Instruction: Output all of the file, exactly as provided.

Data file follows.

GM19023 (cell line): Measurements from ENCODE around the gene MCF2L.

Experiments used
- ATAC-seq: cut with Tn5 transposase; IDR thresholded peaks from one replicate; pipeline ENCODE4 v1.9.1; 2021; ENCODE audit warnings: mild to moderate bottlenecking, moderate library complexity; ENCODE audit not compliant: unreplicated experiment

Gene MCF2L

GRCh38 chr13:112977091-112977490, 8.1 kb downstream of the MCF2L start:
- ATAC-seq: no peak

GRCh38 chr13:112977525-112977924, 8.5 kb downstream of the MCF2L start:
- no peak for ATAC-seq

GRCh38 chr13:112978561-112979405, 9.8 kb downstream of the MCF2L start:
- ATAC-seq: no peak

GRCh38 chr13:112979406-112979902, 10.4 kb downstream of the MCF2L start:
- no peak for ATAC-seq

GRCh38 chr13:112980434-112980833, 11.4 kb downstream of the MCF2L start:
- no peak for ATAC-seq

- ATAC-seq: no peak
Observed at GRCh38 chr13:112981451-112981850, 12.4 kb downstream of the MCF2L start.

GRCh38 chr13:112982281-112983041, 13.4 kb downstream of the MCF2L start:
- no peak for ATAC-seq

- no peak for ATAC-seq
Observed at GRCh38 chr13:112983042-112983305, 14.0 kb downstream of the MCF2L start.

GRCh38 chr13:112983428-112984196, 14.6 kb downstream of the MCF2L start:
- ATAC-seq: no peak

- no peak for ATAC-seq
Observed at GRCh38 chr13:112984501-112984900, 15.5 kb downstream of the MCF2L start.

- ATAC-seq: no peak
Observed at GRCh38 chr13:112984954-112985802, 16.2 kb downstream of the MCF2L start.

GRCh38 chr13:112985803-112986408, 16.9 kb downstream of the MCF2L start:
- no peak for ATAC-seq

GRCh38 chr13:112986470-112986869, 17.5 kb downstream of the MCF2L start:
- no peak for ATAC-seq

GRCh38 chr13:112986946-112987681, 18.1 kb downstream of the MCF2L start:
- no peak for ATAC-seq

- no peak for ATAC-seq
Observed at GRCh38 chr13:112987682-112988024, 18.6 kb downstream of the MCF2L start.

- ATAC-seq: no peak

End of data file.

GM19023 (cell line): Measurements from ENCODE around the gene MCF2L.

Experiments used
- ATAC-seq: cut with Tn5 transposase; IDR thresholded peaks from one replicate; pipeline ENCODE4 v1.9.1; 2021; ENCODE audit warnings: mild to moderate bottlenecking, moderate library complexity; ENCODE audit not compliant: unreplicated experiment

Gene MCF2L

GRCh38 chr13:112977091-112977490, 8.1 kb downstream of the MCF2L start:
- ATAC-seq: no peak

GRCh38 chr13:112977525-112977924, 8.5 kb downstream of the MCF2L start:
- no peak for ATAC-seq

GRCh38 chr13:112978561-112979405, 9.8 kb downstream of the MCF2L start:
- ATAC-seq: no peak

GRCh38 chr13:112979406-112979902, 10.4 kb downstream of the MCF2L start:
- no peak for ATAC-seq

GRCh38 chr13:112980434-112980833, 11.4 kb downstream of the MCF2L start:
- no peak for ATAC-seq

- ATAC-seq: no peak
Observed at GRCh38 chr13:112981451-112981850, 12.4 kb downstream of the MCF2L start.

GRCh38 chr13:112982281-112983041, 13.4 kb downstream of the MCF2L start:
- no peak for ATAC-seq

- no peak for ATAC-seq
Observed at GRCh38 chr13:112983042-112983305, 14.0 kb downstream of the MCF2L start.

GRCh38 chr13:112983428-112984196, 14.6 kb downstream of the MCF2L start:
- ATAC-seq: no peak

- no peak for ATAC-seq
Observed at GRCh38 chr13:112984501-112984900, 15.5 kb downstream of the MCF2L start.

- ATAC-seq: no peak
Observed at GRCh38 chr13:112984954-112985802, 16.2 kb downstream of the MCF2L start.

GRCh38 chr13:112985803-112986408, 16.9 kb downstream of the MCF2L start:
- no peak for ATAC-seq

GRCh38 chr13:112986470-112986869, 17.5 kb downstream of the MCF2L start:
- no peak for ATAC-seq

GRCh38 chr13:112986946-112987681, 18.1 kb downstream of the MCF2L start:
- no peak for ATAC-seq

- no peak for ATAC-seq
Observed at GRCh38 chr13:112987682-112988024, 18.6 kb downstream of the MCF2L start.

- ATAC-seq: no peak